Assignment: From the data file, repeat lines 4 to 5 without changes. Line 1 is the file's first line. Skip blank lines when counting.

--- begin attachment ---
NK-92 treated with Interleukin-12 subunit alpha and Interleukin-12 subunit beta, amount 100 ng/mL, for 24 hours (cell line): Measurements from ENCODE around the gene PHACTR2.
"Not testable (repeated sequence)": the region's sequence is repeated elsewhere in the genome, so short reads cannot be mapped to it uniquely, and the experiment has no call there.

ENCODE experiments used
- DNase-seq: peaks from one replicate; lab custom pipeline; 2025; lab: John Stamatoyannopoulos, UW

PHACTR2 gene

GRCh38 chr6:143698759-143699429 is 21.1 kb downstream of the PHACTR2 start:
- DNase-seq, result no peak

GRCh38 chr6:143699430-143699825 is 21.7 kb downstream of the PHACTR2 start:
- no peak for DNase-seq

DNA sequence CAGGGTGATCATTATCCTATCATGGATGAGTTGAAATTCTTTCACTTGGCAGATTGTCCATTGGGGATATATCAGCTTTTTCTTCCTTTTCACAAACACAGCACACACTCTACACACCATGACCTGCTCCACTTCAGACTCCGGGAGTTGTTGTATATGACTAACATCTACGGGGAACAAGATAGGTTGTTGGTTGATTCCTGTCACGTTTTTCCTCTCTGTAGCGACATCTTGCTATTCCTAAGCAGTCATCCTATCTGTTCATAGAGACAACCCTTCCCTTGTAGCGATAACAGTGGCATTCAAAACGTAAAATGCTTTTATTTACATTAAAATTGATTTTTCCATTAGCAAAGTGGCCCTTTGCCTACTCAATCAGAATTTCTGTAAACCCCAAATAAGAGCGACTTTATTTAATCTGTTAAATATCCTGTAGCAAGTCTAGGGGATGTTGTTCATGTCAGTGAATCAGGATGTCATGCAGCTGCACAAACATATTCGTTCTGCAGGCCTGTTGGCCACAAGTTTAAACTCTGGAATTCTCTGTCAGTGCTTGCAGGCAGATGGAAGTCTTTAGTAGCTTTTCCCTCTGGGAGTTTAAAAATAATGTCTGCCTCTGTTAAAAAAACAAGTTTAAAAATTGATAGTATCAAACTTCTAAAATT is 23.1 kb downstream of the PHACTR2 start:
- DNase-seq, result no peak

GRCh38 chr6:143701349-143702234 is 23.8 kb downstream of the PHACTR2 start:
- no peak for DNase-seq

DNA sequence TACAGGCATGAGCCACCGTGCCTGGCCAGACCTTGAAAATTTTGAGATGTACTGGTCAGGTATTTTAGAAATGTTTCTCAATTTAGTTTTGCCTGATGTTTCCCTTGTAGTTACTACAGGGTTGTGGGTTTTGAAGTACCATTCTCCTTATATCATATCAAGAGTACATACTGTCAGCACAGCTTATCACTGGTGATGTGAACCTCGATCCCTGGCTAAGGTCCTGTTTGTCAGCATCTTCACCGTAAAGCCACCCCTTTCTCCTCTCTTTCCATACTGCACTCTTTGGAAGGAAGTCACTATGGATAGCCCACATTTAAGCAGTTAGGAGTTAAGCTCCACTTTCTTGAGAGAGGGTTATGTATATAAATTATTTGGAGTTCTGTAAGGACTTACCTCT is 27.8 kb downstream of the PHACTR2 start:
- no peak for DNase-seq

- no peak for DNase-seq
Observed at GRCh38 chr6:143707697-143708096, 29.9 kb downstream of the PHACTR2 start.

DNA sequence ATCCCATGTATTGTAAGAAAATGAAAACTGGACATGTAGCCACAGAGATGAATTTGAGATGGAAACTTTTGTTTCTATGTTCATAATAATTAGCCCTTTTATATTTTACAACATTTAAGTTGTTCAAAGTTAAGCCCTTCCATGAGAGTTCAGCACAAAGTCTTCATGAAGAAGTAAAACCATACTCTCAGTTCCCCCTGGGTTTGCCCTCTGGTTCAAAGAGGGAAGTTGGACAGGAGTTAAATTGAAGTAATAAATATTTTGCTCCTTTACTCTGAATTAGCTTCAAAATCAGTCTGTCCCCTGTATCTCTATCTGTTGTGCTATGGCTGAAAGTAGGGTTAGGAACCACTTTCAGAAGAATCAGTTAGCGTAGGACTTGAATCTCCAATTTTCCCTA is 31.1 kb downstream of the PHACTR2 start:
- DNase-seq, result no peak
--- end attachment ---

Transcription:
- DNase-seq: peaks from one replicate; lab custom pipeline; 2025; lab: John Stamatoyannopoulos, UW

PHACTR2 gene